So what do you do when you are reading two books neither of which you can put down? I can’t exactly read them both at the same time. I’m stuck going back and forth between them. But that’s not at all a bad way to spend a weekend.
The first one is Sarah Waters’s Fingersmith, which I’m already over half way through. The plot starts off at a fast pace, and I’m dying to know how it all turns out, but, as is usual for me, it’s not just the plot that captures my attention — I want to know more about the characters. The book fulfills that desire too; the second section retells the events of the first, but from another character’s viewpoint, so while the plot itself isn’t the interest here, the different interpretations each character has of what’s going on is. I love the way this technique allows you to see how little the facts of a situation matter — what matters is your interpretation, the sense you make of those facts. It’s a little disturbing at the same time, though, because it makes you realize how little solid ground of certainty any of us have to stand on.
The other book is Janet Malcolm’s The Silent Woman, a book about Sylvia Plath and Ted Hughes, the legends that surround both of them, and the way biographies have created those legends. Litlove recently wrote a beautiful review of this book, which was one of the reasons I picked it up, and the other is that I’ve had my eye on Malcolm’s books for years, since they seemed to be the sort of nonfiction I like best — the uncategorizeable sort. I have now determined that I need to read every book she has written; Malcolm is someone I will like no matter what she writes about.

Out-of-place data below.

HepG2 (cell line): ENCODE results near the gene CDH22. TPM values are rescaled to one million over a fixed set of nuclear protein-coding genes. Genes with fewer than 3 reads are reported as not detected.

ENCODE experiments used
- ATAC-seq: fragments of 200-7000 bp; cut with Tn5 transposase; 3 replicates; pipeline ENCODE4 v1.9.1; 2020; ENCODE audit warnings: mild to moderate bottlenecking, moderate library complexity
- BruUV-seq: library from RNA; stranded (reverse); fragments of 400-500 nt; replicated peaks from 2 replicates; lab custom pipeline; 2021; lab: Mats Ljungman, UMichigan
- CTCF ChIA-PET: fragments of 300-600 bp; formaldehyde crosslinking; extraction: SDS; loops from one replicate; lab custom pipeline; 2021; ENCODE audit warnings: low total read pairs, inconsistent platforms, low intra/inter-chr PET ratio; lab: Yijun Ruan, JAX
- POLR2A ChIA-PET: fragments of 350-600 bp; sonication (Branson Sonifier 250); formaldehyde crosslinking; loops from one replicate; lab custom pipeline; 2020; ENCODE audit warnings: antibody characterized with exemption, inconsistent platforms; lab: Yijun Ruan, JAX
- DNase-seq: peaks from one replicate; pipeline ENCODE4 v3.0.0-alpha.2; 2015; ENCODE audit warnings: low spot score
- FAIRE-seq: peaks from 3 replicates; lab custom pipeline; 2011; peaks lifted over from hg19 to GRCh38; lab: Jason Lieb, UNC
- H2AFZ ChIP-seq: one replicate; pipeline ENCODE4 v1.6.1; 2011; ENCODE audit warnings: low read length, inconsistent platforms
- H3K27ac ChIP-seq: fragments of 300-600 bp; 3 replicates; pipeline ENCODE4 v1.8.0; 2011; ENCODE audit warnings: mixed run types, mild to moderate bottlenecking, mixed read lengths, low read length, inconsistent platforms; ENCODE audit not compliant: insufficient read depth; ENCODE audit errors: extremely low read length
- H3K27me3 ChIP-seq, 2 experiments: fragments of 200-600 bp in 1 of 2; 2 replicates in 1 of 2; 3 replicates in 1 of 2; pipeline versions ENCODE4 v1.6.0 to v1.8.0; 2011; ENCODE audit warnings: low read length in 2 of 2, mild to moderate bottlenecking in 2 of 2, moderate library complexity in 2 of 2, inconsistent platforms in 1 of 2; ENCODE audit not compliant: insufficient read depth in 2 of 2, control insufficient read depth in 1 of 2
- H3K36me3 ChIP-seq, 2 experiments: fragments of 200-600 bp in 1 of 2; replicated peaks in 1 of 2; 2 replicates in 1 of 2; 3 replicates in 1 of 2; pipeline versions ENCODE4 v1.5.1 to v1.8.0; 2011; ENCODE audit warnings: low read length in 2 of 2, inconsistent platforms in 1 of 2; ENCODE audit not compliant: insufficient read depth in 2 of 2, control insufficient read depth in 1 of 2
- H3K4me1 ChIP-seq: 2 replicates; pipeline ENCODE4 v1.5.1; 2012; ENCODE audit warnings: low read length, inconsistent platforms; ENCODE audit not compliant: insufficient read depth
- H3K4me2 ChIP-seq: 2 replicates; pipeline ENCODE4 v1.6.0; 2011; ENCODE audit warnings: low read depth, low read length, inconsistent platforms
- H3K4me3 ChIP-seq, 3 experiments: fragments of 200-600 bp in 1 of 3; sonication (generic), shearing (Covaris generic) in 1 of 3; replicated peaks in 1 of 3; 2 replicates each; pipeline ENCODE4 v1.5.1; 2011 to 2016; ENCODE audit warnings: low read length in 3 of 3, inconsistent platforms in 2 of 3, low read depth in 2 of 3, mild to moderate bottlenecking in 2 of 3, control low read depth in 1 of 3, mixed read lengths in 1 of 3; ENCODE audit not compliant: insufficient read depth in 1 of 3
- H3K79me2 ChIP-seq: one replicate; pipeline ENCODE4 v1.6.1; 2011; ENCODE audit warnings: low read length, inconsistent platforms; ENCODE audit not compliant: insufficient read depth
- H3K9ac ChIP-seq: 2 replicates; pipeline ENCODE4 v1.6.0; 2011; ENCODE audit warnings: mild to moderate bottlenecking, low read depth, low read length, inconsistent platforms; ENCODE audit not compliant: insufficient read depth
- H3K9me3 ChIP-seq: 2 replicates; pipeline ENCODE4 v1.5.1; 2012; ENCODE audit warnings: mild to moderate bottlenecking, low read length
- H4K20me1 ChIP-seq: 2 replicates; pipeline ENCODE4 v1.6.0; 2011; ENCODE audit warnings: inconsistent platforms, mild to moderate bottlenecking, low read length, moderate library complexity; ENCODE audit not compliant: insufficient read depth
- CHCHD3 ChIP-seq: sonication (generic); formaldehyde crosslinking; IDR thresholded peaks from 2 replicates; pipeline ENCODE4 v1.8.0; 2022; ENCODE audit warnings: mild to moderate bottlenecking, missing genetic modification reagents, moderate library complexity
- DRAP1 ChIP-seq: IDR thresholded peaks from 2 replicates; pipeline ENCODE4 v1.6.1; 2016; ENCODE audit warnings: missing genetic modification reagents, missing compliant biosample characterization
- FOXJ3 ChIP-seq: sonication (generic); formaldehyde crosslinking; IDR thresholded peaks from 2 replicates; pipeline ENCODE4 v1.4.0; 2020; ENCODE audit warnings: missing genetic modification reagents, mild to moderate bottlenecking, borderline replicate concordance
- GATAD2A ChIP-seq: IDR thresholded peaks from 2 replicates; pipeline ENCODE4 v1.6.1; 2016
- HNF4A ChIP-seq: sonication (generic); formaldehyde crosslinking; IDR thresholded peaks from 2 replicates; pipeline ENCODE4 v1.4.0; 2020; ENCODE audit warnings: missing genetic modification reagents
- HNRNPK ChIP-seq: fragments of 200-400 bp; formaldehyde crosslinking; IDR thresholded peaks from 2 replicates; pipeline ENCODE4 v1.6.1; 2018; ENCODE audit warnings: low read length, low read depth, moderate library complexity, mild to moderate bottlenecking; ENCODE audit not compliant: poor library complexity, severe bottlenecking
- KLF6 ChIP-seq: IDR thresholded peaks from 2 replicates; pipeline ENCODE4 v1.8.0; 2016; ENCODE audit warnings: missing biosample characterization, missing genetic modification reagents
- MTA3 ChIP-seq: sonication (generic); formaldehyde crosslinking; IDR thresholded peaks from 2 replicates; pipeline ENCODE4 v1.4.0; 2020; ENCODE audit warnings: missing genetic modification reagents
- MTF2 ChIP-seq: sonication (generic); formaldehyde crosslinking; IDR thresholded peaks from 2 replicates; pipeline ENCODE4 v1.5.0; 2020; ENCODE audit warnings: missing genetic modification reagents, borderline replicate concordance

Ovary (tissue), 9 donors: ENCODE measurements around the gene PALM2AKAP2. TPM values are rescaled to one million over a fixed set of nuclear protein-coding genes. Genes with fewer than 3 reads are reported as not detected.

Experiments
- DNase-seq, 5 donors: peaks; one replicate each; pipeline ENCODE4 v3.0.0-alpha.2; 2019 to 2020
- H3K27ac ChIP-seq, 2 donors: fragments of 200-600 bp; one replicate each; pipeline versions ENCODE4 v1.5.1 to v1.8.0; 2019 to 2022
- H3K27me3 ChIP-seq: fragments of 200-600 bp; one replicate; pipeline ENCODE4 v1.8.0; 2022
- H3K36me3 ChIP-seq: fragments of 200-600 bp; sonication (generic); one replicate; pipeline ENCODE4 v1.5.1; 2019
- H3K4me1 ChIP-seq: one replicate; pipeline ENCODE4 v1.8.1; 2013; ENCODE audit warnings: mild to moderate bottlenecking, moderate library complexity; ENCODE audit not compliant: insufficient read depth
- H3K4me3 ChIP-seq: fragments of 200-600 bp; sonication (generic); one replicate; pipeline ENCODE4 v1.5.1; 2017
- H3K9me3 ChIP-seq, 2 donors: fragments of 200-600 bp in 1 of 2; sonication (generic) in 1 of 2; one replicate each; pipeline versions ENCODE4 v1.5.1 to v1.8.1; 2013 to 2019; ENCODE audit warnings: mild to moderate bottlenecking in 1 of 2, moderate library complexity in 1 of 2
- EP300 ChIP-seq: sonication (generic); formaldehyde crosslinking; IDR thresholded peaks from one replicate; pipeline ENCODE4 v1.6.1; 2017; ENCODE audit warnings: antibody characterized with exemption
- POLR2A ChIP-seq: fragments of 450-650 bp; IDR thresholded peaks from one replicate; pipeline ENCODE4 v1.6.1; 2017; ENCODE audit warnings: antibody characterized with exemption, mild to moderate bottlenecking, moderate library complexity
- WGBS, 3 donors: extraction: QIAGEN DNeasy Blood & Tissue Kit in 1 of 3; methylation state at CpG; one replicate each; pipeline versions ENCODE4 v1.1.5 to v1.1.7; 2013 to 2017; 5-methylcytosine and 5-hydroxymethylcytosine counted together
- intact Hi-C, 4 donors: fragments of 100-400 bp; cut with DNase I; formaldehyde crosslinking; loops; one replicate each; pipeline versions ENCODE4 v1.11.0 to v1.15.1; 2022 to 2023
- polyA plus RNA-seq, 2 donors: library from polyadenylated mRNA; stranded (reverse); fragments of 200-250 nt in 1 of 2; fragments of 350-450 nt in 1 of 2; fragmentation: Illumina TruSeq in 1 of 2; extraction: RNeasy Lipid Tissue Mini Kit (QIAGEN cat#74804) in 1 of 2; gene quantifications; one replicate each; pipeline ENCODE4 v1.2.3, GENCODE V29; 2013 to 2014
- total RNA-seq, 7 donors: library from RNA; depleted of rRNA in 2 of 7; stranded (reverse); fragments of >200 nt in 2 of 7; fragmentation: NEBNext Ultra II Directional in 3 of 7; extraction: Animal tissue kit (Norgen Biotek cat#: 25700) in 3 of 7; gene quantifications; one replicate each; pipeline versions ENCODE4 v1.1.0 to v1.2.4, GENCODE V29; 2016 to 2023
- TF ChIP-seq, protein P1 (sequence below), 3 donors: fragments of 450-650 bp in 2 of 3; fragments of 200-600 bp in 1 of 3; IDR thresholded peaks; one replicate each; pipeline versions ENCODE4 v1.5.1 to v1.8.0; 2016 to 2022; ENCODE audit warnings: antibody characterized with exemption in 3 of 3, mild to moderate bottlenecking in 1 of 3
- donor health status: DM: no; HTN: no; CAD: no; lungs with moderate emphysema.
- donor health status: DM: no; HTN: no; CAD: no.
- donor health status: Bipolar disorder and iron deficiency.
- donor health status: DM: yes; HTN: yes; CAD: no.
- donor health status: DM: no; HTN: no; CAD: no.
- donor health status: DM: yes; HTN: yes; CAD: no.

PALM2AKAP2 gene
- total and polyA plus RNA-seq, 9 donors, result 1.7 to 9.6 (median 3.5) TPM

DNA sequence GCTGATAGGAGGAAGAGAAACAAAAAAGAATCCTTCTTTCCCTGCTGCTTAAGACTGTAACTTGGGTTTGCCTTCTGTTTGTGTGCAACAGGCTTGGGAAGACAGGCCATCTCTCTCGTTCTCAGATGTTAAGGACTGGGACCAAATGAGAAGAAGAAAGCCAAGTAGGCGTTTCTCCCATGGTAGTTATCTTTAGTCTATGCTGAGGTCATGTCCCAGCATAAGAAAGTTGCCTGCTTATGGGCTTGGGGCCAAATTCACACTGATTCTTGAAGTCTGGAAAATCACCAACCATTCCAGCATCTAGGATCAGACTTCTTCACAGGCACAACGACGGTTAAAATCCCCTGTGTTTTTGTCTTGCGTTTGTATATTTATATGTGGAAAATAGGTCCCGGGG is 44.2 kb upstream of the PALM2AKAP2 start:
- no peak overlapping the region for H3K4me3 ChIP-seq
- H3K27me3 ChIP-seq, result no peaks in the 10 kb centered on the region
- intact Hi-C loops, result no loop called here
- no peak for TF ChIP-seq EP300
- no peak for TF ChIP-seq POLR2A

The book has lots of information on Plath and Hughes, but mainly it’s about the afterlife of Plath and the sort of life-in-death experiences Hughes has had after her suicide. It tells the stories behind the memoirs and biographies that have appeared, and the wars that advocates of Plath and those of Hughes have waged with each other over how to interpret their relationship. It tells about Malcolm’s own experiences researching her subjects, and it also advances an argument about biography itself.
Both of these books, I’m realizing now, have much to say about the uncertainty of knowing anything. The characters in Fingersmith think they understand and can control what is happening, but they discover, painfully, that they can’t. The people in Malcolm’s book believe they understand exactly what sort of people Plath and Hughes were, and yet there are others out there who are equally certain the opposite is true. There’s really nothing a person can do but flounder through all the uncertainty and hope not to get it too terribly wrong.